The likely possibility of having to support the 70 nm technology node with 193 nm lithography is lithography. The extremely significant resolution challenges and the ability of strong resolution enhancement techniques (RET) to meet them, is discussed. Evidence is presented that all strong RET impact the design flow by imposing nontrivial design restrictions. Data from an in-depth alternating phase shifted mask design feasibility assessment, conducted on the poly-gate level of the 180 nm technology node, is presented to give an outlook on the feasibility of RET-enabled design flows. Anticipated complications in taking such RET-enabled design flows to the complexity required for multiple critical levels of the 70nm node are discussed. An EDA solution focusing on complete integration of RET layout manipulations into the design flow is contrasted to an approach focusing on complex, optimized design rule comprises.
The International Technology Roadmap for Semiconductors lists F2 (157 nm exposure wavelength) optical lithography and extreme ultraviolet (EUV) next generation lithography as the two most feasible lithography solutions for the 70 nm technology node. It is very likely that both of these lithography solutions will be late, forcing ArF (193 nm exposure wavelength) lithography to operate at unprecedented resolution levels. Lithographically, alternating phase shifted masks (altPSM) can achieve the resolution required to manufacture 70 nm logic products with ArF lithography equipment [P. Schiavone, F. Lalanne, and A. Prola, "Clear field alternating PSM for 193 nm lithography," Proc. SPIE 3679, 582-589 (1999) and M. Fritz et al., "Application of chromeless phase-shift masks to sub-100 nm SOI CMOS transistor fabrication," Proc. SPIE 4000, 388-407 (2000)], but technical and logistical challenges associated with the broad implementation of altPSM require novel and invasive EDA solutions which have caused the industry to shy away from altPSM in the past. Since the resolution capabilities of altPSM are well understood in the lithography community, this paper will focus on the challenges facing altPSM implementation for the polysilicon gate level and will present the results of a detailed altPSM design feasibility study done at IBM for the 180 nm technology node. While the 70 nm technology node will push resolution harder then ever before, the design rules, EDA tools, and layout methodologies developed in the past lay the foundation for our attack on this challenging technology node.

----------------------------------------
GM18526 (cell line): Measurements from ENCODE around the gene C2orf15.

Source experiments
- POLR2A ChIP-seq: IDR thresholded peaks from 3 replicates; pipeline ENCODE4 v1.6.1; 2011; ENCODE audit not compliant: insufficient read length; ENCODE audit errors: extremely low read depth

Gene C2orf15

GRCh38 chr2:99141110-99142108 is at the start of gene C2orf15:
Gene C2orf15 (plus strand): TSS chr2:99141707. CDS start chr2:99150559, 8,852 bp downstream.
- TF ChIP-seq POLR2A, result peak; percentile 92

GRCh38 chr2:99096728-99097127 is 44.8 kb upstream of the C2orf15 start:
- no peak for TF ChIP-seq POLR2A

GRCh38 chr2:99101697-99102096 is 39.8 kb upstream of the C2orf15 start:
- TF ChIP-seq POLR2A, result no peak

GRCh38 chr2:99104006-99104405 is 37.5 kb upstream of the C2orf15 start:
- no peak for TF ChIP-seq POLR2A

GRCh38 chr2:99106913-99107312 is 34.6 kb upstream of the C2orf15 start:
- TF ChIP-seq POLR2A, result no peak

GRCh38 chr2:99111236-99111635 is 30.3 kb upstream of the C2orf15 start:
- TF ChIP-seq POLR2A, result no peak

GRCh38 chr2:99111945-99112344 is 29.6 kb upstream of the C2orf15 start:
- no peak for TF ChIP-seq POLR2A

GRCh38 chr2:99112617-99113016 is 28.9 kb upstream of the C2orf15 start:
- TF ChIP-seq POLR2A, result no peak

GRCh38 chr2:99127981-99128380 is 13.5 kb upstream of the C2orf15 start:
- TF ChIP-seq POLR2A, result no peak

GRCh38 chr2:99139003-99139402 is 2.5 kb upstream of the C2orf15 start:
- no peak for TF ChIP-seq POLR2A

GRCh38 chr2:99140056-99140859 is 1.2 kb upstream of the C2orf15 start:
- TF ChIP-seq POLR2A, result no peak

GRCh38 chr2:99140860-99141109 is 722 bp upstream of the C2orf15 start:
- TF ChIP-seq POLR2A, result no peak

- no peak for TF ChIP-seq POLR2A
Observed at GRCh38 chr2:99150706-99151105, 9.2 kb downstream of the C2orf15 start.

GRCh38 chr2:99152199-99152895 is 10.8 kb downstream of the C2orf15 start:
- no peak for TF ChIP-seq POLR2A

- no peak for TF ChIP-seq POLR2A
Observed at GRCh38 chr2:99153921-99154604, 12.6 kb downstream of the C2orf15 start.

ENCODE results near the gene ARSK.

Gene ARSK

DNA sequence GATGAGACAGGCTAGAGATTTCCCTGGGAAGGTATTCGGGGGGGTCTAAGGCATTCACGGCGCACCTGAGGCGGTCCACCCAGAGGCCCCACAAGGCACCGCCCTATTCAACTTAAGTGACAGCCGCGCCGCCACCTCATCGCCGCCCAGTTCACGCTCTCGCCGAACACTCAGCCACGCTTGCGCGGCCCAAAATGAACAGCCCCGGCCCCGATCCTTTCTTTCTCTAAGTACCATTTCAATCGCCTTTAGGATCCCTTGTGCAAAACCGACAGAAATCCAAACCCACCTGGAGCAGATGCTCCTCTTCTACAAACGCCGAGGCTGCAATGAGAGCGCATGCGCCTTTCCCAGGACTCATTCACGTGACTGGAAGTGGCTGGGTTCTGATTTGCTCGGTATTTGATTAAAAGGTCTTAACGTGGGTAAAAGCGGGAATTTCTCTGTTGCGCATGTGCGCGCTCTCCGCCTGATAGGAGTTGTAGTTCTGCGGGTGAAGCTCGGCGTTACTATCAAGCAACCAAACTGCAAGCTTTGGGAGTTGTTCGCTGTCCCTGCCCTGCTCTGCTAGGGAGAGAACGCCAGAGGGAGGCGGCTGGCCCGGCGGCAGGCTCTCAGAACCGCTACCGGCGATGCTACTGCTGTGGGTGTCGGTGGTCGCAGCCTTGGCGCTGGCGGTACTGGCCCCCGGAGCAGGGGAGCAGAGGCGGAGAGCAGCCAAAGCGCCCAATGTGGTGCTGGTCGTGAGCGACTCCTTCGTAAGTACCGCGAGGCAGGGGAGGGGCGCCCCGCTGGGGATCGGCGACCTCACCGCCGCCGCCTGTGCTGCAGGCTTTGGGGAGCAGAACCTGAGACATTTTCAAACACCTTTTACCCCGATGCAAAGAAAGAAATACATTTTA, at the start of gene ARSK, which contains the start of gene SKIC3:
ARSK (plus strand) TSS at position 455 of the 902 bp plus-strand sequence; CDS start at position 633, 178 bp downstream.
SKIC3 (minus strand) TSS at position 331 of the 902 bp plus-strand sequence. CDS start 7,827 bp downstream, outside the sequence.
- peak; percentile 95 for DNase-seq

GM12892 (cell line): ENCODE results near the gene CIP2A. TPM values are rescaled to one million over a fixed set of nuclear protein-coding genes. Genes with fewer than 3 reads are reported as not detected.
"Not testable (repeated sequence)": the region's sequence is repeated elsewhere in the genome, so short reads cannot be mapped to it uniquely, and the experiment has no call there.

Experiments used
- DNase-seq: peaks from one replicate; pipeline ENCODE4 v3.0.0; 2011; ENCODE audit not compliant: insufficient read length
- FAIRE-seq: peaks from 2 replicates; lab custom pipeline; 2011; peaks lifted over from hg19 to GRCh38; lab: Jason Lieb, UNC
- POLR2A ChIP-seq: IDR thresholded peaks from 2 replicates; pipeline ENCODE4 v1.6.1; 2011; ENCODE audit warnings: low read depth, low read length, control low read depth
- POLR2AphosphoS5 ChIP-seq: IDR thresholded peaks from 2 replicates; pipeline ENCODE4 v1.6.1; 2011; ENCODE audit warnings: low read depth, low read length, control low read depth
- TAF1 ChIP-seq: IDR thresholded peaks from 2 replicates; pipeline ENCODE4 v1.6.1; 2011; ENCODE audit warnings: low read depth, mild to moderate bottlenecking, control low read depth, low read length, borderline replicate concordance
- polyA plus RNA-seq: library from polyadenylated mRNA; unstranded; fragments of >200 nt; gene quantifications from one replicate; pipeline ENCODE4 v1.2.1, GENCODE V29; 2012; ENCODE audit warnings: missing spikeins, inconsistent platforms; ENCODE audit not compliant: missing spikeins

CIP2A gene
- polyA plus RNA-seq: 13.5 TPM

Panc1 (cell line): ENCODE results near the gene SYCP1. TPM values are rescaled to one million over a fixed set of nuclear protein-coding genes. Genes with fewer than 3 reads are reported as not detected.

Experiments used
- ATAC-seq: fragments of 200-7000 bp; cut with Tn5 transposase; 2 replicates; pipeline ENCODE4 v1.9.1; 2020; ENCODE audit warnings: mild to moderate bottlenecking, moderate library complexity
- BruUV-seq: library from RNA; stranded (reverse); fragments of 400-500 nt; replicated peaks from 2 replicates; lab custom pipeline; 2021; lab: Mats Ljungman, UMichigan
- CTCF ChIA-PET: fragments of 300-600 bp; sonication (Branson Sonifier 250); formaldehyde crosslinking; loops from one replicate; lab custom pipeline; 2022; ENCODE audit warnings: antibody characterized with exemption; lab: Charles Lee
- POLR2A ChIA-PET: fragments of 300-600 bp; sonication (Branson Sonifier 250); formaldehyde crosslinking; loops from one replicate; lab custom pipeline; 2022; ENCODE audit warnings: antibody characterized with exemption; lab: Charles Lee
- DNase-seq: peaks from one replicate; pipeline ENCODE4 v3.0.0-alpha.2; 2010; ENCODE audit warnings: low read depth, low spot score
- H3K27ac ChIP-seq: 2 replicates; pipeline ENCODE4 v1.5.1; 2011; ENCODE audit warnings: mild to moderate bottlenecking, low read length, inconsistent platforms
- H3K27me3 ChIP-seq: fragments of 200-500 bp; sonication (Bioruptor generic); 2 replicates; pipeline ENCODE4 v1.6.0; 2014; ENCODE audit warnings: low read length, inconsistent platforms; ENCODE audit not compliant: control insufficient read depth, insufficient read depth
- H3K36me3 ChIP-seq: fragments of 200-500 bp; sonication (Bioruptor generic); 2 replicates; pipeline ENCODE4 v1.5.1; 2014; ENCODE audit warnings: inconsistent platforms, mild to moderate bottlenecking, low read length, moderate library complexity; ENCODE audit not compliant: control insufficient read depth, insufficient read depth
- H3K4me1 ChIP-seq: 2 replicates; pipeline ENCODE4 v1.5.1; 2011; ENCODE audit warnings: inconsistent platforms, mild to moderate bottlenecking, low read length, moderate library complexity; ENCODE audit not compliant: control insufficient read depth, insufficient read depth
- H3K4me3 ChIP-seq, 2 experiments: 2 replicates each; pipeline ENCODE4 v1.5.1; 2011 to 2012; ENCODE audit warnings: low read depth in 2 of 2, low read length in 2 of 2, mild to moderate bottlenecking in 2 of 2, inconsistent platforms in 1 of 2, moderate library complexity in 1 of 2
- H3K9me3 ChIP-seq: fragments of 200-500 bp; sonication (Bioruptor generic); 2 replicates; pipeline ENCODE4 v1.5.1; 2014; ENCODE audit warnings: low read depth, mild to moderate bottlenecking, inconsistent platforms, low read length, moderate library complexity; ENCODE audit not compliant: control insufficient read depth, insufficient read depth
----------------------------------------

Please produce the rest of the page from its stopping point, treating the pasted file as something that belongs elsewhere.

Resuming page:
SC889: Layout-Aware Circuit Analysis
This course is directed towards presenting a methodology to include layout effects on circuit analysis. DFM imposes embellishments on the layout to ensure manufacturability with acceptable yields. Traditional circuit analysis and effects of process variability are performed at the schematics level using models for process corners and may lead to excessive guardbanding. Circuit Analysis that is able to predict impact and sensitivity of layout modifications uses circuit simulators together with information derived from litho simulations and helps the designer to ascertain that the layout accompanying the design meets the manufacturability criteria.
Sub-90nm CMOS technologies are giving rise to significant variation in physical parameters of VLSI designs which has adverse impact on their electrical behavior. Most manufacturing-oriented professionals are familiar with the variations in physical parameters. This course will provide attendees with knowledge of how these physical variations impact the circuit operations, i.e., their electrical behavior. The impact on timing as well as power will be discussed. We will describe relative impact of these variations on various circuit families as well as circuit design techniques to mitigate the impact of manufacturing variations. Due to the large mangnitude of these variations, it is clear that designing for worst case behavior leaves significant performance on the table. We will discuss how systematic variation can be exploited in the current static timing methodology if it is known. A statistical timing and design methodology will also be discussed that can help regain some of this performance. With an eye towards the future, we will also explore manufacturing aware design closure. The course will be illustrated with practical examples throughout.